'The Killing': The Politics of Murder

This week's episode explores how the death of a teenage girl affects a mayor's race—and the seemingly noble candidate running against the incumbent



How, The Killing asks, might a teenage girl's murder impact local politics? In playing out the consequences, the show's political world includes the usual intrigue, deals, talk of poll numbers, ads, and other details expected of TV politics, but also something fresh—the character of the seemingly noble politician.

The campaign of the dashing Darren Richmond (Billy Campbell), tall and dark-haired, projects a sense of social responsibility, whether urban outreach through basketball or indignation at corporate sellouts. As his opponent quips, it's "a real rainbow coalition: blacks, fruits, whores, and drug addicts." From the very first episode, the show's writers etched in scenes of idealism, such as when Richmond riffs about a citizen's personal struggles to then-manager Jamie (Eric Ladin) or when making a point of his independence from influence last week, when a celebrated entrepreneur hands him a check for $50,000. His privileged background, alluded to by others, fails to undermine his apparent sense of mission and concern for the struggling. He's immensely likable, and at worst has engaged in less-than-ethical arm-twisting (twice now) to secure an endorsement from brassy councilwoman Ruth Yitanes (Lee Garlington) and has been discreetly sleeping with one-note and wholly unsympathetic adviser, Gwen Eaton (Kristin Lehman).

Richmond is, in short, a Boy Scout of a character, someone the audience is meant to root for. But the police found Rosie Larsen's corpse, drowned and bruised, in the back of one of Richmond's campaign cars. His only saving grace: the car was reported stolen before the body was found. But the bad press has been hurting his electoral chances since the show's debut.

Last week, the political foibles seemed increasingly divorced from the show's other narrative threads and, relative to the other arcs' emotional intensity, rather lackluster. They occasionally come across as the least original, nuanced, and memorable part of The Killing, but these professional, societal dimensions do flesh out the show's world well and provide balance. This week finally reunites the two worlds of politics and Rosie's murder—and reinforces the councilman's integrity in several moments.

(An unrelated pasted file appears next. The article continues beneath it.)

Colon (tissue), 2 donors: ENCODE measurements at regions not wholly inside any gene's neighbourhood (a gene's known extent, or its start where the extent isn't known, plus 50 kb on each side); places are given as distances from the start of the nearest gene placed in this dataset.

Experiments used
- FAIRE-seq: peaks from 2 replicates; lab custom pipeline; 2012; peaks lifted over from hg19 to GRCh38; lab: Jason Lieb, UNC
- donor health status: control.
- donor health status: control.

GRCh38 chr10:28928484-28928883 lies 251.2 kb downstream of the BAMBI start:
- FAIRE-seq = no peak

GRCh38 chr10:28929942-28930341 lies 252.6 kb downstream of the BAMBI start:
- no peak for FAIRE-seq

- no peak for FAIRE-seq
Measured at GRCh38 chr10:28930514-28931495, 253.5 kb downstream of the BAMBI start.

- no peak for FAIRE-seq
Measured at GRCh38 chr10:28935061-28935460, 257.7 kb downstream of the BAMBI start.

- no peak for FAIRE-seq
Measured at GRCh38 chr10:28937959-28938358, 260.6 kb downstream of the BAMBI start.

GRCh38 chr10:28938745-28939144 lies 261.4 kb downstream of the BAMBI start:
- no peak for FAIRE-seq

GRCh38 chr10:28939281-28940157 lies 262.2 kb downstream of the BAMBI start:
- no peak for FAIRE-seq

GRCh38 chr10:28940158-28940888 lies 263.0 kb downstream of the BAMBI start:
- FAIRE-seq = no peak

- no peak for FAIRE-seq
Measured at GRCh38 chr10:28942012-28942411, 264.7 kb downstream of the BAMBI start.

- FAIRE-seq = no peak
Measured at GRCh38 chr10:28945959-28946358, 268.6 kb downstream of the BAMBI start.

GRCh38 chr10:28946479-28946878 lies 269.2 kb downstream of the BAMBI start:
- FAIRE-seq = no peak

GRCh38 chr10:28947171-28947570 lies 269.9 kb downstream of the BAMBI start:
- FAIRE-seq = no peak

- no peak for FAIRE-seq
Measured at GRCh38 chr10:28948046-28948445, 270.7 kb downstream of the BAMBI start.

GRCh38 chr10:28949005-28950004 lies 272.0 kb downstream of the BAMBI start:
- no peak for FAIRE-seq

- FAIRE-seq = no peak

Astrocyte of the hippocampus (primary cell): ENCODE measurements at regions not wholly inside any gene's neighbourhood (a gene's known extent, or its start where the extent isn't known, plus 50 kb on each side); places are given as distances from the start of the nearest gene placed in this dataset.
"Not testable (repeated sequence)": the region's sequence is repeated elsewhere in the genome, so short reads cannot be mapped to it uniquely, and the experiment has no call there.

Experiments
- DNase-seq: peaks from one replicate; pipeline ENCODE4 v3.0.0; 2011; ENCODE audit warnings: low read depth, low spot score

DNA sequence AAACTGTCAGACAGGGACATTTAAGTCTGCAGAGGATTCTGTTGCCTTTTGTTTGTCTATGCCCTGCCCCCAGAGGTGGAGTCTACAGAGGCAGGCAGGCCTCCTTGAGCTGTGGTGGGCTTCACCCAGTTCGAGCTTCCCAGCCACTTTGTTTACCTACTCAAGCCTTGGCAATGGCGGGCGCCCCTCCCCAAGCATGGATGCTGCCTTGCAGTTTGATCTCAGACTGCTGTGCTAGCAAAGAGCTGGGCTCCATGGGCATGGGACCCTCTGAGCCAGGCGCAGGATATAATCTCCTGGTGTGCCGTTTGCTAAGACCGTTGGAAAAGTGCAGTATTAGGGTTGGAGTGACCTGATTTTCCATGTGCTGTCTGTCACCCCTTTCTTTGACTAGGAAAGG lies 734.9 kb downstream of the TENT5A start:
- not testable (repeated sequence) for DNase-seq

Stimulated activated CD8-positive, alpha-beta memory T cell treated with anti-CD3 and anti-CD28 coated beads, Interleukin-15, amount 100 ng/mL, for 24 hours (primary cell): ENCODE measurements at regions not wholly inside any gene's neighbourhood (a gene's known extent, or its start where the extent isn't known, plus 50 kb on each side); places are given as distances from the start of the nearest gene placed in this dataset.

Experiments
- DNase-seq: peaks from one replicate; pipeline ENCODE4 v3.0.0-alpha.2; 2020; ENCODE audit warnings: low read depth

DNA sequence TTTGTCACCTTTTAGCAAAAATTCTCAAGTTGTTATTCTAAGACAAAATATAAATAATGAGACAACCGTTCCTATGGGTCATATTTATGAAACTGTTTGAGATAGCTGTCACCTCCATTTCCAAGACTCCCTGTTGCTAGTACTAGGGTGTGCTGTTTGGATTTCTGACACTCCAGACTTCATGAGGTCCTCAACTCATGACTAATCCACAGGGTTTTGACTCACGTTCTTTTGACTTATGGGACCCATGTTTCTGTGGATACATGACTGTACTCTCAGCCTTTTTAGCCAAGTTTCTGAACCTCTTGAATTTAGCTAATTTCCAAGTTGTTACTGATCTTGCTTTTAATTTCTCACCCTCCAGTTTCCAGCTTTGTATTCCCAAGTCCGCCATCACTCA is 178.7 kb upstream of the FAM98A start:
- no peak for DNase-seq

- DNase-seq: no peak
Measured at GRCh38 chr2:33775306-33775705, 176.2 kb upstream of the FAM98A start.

Consider the early scene between Richmond and Gwen, as she explains why Richmond still falls five points short of his opponent.

"The Larsen girl's still hurting us," Gwen says, "and the family's not returning my calls."

"Any bright ideas?" the councilman asks his lover and aide as he dresses.

"Reach out to them personally. Ask them to do the spots with you."

"Any ideas that won't make me feel like I need a shower afterward?" Richmond says in his gravelly, soft-spoken voice. "The family just lost a child. They need time to mourn."

Gwen insists, and the two even waylay Rosie's mother Mitch (Michelle Forbes) as she, still distraught, attempts to shop for groceries. Richmond approaches her alone, as if by accident, and finds himself mentioning not advertising spots but rather the shared bond of loss. He tells Mitch about how he suffered and coped with the death of his wife, the details of which remain a mystery. "It gets better," he says solemnly.

In the parking lot, he—in another altruistic turn—denies to Gwen that he ran into Rosie's mother.

With its political types, The Killing explicitly signals whom to like and dislike. Gwen, the show signals, is untrustworthy—she wants, as Jamie tells Richmond, "to control you, to make you into someone she can deliver." Richmond struggles but has a heart of gold. And his opponent, incumbent mayor Leslie Adams (Tom Butler) is a Bad Guy yet also magnetic, a charismatic street-hustler who, despite clear signs of corruption, steals every scene he's in with his lively grin and wit.

But these perceptions may be red herrings, just as Jamie was revealed to be Richmond's true friend rather than the leak (as initially suggested). AMC frequently builds these impressions only to pull the rug out from under its audience—with the basement video, the idea of Gwen as the leak (it's really Yitanes and another planted aide, we learn), and potentially with Bennet. If the show's strategy holds, our belief in the virtue of Darren Richmond may be gravely misguided.

Questions of the Week: Will Stan Larsen's raw grief we saw on display cause him to lash out at a police suspect (such as teacher Bennet)? Despite mounting evidence, is it possible Bennet himself is actually innocent of foul play? How deep a connection does Richmond share with Bennet, who, we learn and vividly see in the last scene, is a spokesperson for Richmond's All-Stars program?